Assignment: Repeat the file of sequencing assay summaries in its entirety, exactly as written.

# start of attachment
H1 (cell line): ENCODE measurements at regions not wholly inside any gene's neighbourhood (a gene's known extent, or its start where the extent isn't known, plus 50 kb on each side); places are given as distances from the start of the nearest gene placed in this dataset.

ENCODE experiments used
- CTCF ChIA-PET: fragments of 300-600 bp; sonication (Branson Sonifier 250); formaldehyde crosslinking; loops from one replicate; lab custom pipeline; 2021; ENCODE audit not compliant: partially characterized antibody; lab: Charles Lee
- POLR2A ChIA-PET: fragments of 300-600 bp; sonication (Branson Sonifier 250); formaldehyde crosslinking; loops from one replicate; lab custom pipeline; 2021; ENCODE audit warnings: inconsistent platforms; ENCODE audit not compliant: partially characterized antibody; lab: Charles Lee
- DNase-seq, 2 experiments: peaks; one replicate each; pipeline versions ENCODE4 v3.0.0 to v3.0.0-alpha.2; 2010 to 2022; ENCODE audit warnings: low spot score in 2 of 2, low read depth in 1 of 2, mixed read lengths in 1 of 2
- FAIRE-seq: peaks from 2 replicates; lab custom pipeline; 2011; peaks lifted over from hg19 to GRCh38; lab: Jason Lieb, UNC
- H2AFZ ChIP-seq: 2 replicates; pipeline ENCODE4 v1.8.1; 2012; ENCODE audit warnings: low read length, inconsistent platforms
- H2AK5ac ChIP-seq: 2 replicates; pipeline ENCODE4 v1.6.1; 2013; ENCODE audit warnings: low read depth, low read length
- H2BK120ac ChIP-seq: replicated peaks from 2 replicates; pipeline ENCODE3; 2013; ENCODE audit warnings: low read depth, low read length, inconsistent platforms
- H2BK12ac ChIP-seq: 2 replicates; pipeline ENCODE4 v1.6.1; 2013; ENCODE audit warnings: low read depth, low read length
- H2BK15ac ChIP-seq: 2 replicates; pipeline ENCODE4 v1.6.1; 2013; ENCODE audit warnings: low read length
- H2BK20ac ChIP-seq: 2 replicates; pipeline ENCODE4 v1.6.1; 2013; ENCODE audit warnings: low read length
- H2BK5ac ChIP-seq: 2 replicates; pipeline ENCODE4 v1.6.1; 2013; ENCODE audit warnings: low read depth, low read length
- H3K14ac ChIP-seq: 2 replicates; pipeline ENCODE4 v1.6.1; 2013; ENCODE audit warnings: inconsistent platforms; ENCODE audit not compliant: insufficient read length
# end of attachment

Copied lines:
H1 (cell line): ENCODE measurements at regions not wholly inside any gene's neighbourhood (a gene's known extent, or its start where the extent isn't known, plus 50 kb on each side); places are given as distances from the start of the nearest gene placed in this dataset.

ENCODE experiments used
- CTCF ChIA-PET: fragments of 300-600 bp; sonication (Branson Sonifier 250); formaldehyde crosslinking; loops from one replicate; lab custom pipeline; 2021; ENCODE audit not compliant: partially characterized antibody; lab: Charles Lee
- POLR2A ChIA-PET: fragments of 300-600 bp; sonication (Branson Sonifier 250); formaldehyde crosslinking; loops from one replicate; lab custom pipeline; 2021; ENCODE audit warnings: inconsistent platforms; ENCODE audit not compliant: partially characterized antibody; lab: Charles Lee
- DNase-seq, 2 experiments: peaks; one replicate each; pipeline versions ENCODE4 v3.0.0 to v3.0.0-alpha.2; 2010 to 2022; ENCODE audit warnings: low spot score in 2 of 2, low read depth in 1 of 2, mixed read lengths in 1 of 2
- FAIRE-seq: peaks from 2 replicates; lab custom pipeline; 2011; peaks lifted over from hg19 to GRCh38; lab: Jason Lieb, UNC
- H2AFZ ChIP-seq: 2 replicates; pipeline ENCODE4 v1.8.1; 2012; ENCODE audit warnings: low read length, inconsistent platforms
- H2AK5ac ChIP-seq: 2 replicates; pipeline ENCODE4 v1.6.1; 2013; ENCODE audit warnings: low read depth, low read length
- H2BK120ac ChIP-seq: replicated peaks from 2 replicates; pipeline ENCODE3; 2013; ENCODE audit warnings: low read depth, low read length, inconsistent platforms
- H2BK12ac ChIP-seq: 2 replicates; pipeline ENCODE4 v1.6.1; 2013; ENCODE audit warnings: low read depth, low read length
- H2BK15ac ChIP-seq: 2 replicates; pipeline ENCODE4 v1.6.1; 2013; ENCODE audit warnings: low read length
- H2BK20ac ChIP-seq: 2 replicates; pipeline ENCODE4 v1.6.1; 2013; ENCODE audit warnings: low read length
- H2BK5ac ChIP-seq: 2 replicates; pipeline ENCODE4 v1.6.1; 2013; ENCODE audit warnings: low read depth, low read length
- H3K14ac ChIP-seq: 2 replicates; pipeline ENCODE4 v1.6.1; 2013; ENCODE audit warnings: inconsistent platforms; ENCODE audit not compliant: insufficient read length